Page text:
Sagittal plane gait characteristics in hip osteoarthritis patients with mild to moderate symptoms compared to healthy controls: a cross-sectional study
1 The Norwegian Research Center for Active Rehabilitation (NAR)/Orthopaedic Department, Oslo University Hospital, Oslo, Norway
2 Orthopaedic Department, Oslo University Hospital, Oslo, Norway
3 The Norwegian Research Center for Active Rehabilitation/The Norwegian School of Sports Sciences/Orthopaedic Department, Oslo University Hospital, Oslo, Norway
BMC Musculoskeletal Disorders 2012, 13:258 doi:10.1186/1471-2474-13-258Published: 20 December 2012
Existent biomechanical studies on hip osteoarthritic gait have primarily focused on the end stage of disease. Consequently, there is no clear consensus on which specific gait parameters are of most relevance for hip osteoarthritis patients with mild to moderate symptoms. The purpose of this study was to explore sagittal plane gait characteristics during the stance phase of gait in hip osteoarthritis patients not eligible for hip replacement surgery. First, compared to healthy controls, and second, when categorized into two subgroups of radiographic severity defined from a minimal joint space of ≤/>2 mm.
Sagittal plane kinematics and kinetics of the hip, knee and ankle joint were calculated for total joint excursion throughout the stance phase, as well as from the specific events initial contact, midstance, peak hip extension and toe-off following 3D gait analysis. In addition, the Western Ontario and McMaster Universities Osteoarthritis Index, passive hip range of motion, and isokinetic muscle strength of hip and knee flexion and extension were included as secondary outcomes. Data were checked for normality and differences evaluated with the independent Student’s t-test, Welch’s t-test and the independent Mann–Whitney U-test. A binary logistic regression model was used in order to control for velocity in key variables.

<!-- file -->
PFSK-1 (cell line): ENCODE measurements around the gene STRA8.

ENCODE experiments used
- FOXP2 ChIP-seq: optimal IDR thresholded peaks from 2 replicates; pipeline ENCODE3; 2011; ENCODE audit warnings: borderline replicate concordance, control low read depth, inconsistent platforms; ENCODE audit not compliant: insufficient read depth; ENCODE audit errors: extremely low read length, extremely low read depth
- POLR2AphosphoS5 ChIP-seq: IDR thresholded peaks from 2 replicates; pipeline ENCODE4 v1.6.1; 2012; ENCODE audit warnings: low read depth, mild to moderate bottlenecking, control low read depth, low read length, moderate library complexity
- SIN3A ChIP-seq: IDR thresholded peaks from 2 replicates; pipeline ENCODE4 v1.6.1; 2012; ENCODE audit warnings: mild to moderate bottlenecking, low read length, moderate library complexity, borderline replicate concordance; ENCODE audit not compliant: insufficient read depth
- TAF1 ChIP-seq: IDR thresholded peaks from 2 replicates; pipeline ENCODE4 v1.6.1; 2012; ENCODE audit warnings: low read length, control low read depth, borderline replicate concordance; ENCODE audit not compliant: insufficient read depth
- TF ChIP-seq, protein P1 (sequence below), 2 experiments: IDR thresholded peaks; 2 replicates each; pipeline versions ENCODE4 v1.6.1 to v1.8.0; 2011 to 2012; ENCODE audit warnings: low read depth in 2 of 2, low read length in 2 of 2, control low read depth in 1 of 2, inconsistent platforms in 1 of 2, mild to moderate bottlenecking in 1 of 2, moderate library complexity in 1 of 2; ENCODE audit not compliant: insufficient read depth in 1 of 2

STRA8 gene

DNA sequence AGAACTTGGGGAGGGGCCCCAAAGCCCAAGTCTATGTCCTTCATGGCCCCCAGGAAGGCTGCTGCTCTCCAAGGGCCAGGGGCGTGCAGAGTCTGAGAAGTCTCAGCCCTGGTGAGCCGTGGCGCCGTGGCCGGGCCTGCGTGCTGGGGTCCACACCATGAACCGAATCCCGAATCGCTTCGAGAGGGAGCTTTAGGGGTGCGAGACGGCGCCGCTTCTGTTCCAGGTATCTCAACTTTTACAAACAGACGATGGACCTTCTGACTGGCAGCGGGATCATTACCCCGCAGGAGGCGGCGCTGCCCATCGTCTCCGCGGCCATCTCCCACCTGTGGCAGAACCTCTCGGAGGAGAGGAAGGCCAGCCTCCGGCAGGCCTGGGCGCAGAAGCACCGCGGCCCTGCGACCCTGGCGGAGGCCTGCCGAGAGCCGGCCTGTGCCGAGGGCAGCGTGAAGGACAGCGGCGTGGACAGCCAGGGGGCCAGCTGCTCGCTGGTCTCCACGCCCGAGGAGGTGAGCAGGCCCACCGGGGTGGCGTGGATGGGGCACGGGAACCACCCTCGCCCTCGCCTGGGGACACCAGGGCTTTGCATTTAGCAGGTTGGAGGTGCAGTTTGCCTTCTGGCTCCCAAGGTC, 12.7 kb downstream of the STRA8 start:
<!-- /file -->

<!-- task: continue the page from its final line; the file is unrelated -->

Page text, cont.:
Fourty-eight hip osteoarthritis patients and 22 controls were included in the final material. The patients walked significantly slower than the controls (p=0.002), revealed significantly reduced joint excursions of the hip (p<0.001) and knee (p=0.011), and a reduced hip flexion moment at midstance and peak hip extension (p<0.001). Differences were primarily manifested during the latter 50% of stance, and were persistent when controlling for velocity. Subgroup analyses of patients with minimal joint space ≤/>2 mm suggested that the observed deviations were more pronounced in patients with greater radiographic severity. The biomechanical differences were, however, not reflected in self-reported symptoms or function.
Reduced gait velocity, reduced sagittal plane joint excursion, and a reduced hip flexion moment in the late stance phase of gait were found to be evident already in hip osteoarthritis patients with mild to moderate symptoms, not eligible for total hip replacement. Consequently, these variables should be considered as key features in studies regarding hip osteoarthritic gait at all stages of disease. Subgroup analyses of patients with different levels of radiographic OA further generated the hypothesis that the observed characteristics were more pronounced in patients with a minimal joint space ≤2 mm.